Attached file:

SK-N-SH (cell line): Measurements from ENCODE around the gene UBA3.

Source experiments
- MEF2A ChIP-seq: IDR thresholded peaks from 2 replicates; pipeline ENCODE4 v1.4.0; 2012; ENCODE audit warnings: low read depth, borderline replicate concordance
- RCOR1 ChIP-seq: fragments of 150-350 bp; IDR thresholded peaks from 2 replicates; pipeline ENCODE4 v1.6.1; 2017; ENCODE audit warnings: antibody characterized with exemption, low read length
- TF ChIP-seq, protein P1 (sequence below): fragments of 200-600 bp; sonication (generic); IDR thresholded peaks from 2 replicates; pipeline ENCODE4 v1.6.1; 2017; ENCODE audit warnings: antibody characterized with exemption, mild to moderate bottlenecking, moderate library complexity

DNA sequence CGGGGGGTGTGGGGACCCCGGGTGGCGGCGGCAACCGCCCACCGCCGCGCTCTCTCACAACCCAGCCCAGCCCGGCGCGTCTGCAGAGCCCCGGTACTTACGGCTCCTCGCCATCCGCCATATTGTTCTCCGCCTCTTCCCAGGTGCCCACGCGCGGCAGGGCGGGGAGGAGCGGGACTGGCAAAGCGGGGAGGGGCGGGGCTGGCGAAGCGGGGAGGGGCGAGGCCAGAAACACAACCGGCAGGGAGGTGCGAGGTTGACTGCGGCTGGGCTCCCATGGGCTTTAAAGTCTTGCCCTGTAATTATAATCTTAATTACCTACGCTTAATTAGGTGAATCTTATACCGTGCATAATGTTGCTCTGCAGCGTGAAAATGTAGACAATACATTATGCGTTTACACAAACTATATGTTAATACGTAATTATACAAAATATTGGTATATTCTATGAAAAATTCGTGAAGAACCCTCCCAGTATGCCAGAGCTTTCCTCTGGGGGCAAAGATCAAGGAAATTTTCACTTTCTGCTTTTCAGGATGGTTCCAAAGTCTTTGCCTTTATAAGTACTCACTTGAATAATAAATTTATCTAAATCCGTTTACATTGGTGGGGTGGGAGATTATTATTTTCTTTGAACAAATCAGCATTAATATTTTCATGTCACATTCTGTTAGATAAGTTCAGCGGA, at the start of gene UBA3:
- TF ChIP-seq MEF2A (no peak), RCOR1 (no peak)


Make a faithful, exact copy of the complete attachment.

SK-N-SH (cell line): Measurements from ENCODE around the gene UBA3.

Source experiments
- MEF2A ChIP-seq: IDR thresholded peaks from 2 replicates; pipeline ENCODE4 v1.4.0; 2012; ENCODE audit warnings: low read depth, borderline replicate concordance
- RCOR1 ChIP-seq: fragments of 150-350 bp; IDR thresholded peaks from 2 replicates; pipeline ENCODE4 v1.6.1; 2017; ENCODE audit warnings: antibody characterized with exemption, low read length
- TF ChIP-seq, protein P1 (sequence below): fragments of 200-600 bp; sonication (generic); IDR thresholded peaks from 2 replicates; pipeline ENCODE4 v1.6.1; 2017; ENCODE audit warnings: antibody characterized with exemption, mild to moderate bottlenecking, moderate library complexity

DNA sequence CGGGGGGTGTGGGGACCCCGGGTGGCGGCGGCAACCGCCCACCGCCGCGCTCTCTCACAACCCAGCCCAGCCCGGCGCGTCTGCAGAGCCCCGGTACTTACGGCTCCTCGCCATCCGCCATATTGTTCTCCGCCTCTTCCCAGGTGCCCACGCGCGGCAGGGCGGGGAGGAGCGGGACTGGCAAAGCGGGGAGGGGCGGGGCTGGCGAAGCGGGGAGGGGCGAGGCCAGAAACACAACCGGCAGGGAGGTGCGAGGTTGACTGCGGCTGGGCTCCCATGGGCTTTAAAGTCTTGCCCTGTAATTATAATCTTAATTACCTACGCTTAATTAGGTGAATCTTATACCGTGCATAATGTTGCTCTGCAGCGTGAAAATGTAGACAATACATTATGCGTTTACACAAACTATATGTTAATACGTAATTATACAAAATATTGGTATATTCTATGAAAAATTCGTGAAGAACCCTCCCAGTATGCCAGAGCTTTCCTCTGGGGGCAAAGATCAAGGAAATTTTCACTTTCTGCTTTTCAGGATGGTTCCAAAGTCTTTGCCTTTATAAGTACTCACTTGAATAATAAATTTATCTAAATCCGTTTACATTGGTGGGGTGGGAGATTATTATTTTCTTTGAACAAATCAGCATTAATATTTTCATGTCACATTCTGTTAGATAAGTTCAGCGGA, at the start of gene UBA3:
- TF ChIP-seq MEF2A (no peak), RCOR1 (no peak)